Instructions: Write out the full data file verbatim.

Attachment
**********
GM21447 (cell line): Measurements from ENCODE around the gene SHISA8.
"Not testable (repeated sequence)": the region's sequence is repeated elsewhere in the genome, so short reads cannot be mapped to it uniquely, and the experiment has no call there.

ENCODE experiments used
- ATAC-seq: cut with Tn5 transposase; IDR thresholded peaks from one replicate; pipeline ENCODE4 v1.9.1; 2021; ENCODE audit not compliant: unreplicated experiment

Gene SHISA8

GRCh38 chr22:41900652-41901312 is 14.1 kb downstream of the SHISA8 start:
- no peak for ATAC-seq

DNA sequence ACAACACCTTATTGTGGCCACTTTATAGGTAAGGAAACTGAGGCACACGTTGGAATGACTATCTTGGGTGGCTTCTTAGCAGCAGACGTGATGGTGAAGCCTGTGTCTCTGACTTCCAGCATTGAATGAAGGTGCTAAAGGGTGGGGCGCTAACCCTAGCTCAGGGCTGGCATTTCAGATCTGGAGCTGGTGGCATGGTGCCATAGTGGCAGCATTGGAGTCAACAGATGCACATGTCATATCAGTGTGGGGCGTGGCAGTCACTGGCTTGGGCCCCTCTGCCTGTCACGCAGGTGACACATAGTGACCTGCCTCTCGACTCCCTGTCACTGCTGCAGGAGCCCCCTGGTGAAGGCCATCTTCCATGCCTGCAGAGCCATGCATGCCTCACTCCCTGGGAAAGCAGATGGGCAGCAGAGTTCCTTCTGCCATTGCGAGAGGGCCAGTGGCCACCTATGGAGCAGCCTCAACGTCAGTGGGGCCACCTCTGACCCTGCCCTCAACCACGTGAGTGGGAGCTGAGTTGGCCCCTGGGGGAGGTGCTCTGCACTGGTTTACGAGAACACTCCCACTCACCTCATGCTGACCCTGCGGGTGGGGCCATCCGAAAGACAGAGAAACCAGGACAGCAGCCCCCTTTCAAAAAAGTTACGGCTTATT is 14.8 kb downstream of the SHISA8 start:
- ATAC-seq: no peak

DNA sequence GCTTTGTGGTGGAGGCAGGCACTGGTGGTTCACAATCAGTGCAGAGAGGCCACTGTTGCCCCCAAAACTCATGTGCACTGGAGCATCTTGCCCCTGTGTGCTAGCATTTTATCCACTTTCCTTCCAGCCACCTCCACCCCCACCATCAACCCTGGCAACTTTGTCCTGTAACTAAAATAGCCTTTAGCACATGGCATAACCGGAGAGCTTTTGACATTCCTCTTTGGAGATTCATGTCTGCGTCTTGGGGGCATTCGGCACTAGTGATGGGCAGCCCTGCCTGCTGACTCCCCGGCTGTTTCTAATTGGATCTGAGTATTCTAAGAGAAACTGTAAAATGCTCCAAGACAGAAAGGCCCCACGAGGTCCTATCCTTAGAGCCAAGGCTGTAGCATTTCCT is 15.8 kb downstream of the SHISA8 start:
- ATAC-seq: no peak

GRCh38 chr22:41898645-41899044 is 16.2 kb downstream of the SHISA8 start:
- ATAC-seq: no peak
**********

GM21447 (cell line): Measurements from ENCODE around the gene SHISA8.
"Not testable (repeated sequence)": the region's sequence is repeated elsewhere in the genome, so short reads cannot be mapped to it uniquely, and the experiment has no call there.

ENCODE experiments used
- ATAC-seq: cut with Tn5 transposase; IDR thresholded peaks from one replicate; pipeline ENCODE4 v1.9.1; 2021; ENCODE audit not compliant: unreplicated experiment

Gene SHISA8

GRCh38 chr22:41900652-41901312 is 14.1 kb downstream of the SHISA8 start:
- no peak for ATAC-seq

DNA sequence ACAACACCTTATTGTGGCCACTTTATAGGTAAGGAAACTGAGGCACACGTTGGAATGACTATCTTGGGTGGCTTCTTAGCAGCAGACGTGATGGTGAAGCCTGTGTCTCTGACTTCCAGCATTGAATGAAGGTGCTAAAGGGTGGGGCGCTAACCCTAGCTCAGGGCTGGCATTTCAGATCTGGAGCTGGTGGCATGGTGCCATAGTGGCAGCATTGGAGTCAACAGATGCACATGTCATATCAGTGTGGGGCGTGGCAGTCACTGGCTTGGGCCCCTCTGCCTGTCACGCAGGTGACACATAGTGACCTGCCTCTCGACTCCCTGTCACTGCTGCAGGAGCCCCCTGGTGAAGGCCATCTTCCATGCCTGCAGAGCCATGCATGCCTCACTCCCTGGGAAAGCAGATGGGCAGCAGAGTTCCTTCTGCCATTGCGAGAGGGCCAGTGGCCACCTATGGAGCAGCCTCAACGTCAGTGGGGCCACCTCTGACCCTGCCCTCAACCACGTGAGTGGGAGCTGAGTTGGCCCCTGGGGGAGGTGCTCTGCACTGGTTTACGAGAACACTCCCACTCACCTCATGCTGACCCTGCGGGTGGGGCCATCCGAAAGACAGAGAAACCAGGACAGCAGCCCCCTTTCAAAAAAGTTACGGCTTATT is 14.8 kb downstream of the SHISA8 start:
- ATAC-seq: no peak

DNA sequence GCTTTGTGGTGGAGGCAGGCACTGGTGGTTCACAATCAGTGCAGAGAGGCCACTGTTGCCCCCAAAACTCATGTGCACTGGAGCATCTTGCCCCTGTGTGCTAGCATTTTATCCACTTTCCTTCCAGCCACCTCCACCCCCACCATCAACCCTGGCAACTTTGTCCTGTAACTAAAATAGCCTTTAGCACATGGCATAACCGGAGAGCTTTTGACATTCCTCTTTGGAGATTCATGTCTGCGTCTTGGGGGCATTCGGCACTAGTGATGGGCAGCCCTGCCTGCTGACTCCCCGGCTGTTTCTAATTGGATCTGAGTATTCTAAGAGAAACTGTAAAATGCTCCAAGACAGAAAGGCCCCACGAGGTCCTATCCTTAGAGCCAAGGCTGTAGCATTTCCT is 15.8 kb downstream of the SHISA8 start:
- ATAC-seq: no peak

GRCh38 chr22:41898645-41899044 is 16.2 kb downstream of the SHISA8 start:
- ATAC-seq: no peak